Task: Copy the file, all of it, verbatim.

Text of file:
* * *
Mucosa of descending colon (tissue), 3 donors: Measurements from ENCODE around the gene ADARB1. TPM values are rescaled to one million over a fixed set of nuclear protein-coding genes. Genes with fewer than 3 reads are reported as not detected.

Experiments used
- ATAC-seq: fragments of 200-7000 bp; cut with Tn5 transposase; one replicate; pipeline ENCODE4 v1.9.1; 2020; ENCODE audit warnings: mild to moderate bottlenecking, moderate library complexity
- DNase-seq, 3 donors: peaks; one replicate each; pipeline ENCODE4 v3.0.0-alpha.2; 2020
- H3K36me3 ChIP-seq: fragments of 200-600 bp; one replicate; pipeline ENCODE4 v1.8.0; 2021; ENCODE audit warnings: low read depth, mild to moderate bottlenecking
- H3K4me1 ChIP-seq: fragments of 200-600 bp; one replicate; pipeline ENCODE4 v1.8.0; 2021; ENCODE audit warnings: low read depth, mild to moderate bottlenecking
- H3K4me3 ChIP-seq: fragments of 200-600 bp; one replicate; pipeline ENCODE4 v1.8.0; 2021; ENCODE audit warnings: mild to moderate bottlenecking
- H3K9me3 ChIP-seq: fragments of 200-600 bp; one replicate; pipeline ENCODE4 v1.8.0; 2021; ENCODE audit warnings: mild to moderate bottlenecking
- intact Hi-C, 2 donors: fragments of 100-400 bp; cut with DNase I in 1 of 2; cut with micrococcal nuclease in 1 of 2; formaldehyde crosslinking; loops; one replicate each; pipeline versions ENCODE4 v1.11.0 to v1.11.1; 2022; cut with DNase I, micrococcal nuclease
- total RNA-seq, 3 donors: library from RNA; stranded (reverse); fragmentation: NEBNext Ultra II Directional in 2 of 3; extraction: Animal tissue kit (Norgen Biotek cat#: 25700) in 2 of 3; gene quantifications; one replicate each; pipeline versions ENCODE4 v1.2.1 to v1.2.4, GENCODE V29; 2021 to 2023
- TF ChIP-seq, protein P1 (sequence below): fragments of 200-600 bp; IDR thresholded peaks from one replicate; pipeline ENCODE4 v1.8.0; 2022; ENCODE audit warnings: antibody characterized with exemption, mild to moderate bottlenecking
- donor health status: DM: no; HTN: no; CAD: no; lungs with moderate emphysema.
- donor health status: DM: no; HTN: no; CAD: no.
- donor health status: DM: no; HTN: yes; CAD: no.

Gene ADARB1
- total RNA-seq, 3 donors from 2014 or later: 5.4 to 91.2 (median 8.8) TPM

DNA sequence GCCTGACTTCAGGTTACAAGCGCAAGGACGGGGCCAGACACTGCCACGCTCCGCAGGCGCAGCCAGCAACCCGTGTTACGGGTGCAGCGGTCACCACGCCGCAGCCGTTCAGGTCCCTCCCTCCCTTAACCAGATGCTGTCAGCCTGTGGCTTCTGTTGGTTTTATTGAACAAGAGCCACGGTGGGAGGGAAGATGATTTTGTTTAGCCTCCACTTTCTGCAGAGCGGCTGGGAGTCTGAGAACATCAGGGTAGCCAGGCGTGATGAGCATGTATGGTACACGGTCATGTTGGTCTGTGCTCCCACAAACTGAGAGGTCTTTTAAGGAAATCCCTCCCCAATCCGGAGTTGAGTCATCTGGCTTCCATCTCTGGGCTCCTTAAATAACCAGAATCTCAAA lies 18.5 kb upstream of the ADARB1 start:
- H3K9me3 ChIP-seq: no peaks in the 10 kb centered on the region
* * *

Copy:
Mucosa of descending colon (tissue), 3 donors: Measurements from ENCODE around the gene ADARB1. TPM values are rescaled to one million over a fixed set of nuclear protein-coding genes. Genes with fewer than 3 reads are reported as not detected.

Experiments used
- ATAC-seq: fragments of 200-7000 bp; cut with Tn5 transposase; one replicate; pipeline ENCODE4 v1.9.1; 2020; ENCODE audit warnings: mild to moderate bottlenecking, moderate library complexity
- DNase-seq, 3 donors: peaks; one replicate each; pipeline ENCODE4 v3.0.0-alpha.2; 2020
- H3K36me3 ChIP-seq: fragments of 200-600 bp; one replicate; pipeline ENCODE4 v1.8.0; 2021; ENCODE audit warnings: low read depth, mild to moderate bottlenecking
- H3K4me1 ChIP-seq: fragments of 200-600 bp; one replicate; pipeline ENCODE4 v1.8.0; 2021; ENCODE audit warnings: low read depth, mild to moderate bottlenecking
- H3K4me3 ChIP-seq: fragments of 200-600 bp; one replicate; pipeline ENCODE4 v1.8.0; 2021; ENCODE audit warnings: mild to moderate bottlenecking
- H3K9me3 ChIP-seq: fragments of 200-600 bp; one replicate; pipeline ENCODE4 v1.8.0; 2021; ENCODE audit warnings: mild to moderate bottlenecking
- intact Hi-C, 2 donors: fragments of 100-400 bp; cut with DNase I in 1 of 2; cut with micrococcal nuclease in 1 of 2; formaldehyde crosslinking; loops; one replicate each; pipeline versions ENCODE4 v1.11.0 to v1.11.1; 2022; cut with DNase I, micrococcal nuclease
- total RNA-seq, 3 donors: library from RNA; stranded (reverse); fragmentation: NEBNext Ultra II Directional in 2 of 3; extraction: Animal tissue kit (Norgen Biotek cat#: 25700) in 2 of 3; gene quantifications; one replicate each; pipeline versions ENCODE4 v1.2.1 to v1.2.4, GENCODE V29; 2021 to 2023
- TF ChIP-seq, protein P1 (sequence below): fragments of 200-600 bp; IDR thresholded peaks from one replicate; pipeline ENCODE4 v1.8.0; 2022; ENCODE audit warnings: antibody characterized with exemption, mild to moderate bottlenecking
- donor health status: DM: no; HTN: no; CAD: no; lungs with moderate emphysema.
- donor health status: DM: no; HTN: no; CAD: no.
- donor health status: DM: no; HTN: yes; CAD: no.

Gene ADARB1
- total RNA-seq, 3 donors from 2014 or later: 5.4 to 91.2 (median 8.8) TPM

DNA sequence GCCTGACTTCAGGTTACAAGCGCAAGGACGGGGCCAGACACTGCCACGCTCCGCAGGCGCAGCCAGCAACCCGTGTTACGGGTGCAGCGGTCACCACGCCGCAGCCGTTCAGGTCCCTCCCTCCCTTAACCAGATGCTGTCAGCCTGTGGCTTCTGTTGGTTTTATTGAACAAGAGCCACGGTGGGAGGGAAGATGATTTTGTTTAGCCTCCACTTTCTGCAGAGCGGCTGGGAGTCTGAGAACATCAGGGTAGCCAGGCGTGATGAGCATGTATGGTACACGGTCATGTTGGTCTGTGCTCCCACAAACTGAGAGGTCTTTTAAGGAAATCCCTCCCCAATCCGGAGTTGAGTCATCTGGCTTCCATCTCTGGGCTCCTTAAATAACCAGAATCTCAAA lies 18.5 kb upstream of the ADARB1 start:
- H3K9me3 ChIP-seq: no peaks in the 10 kb centered on the region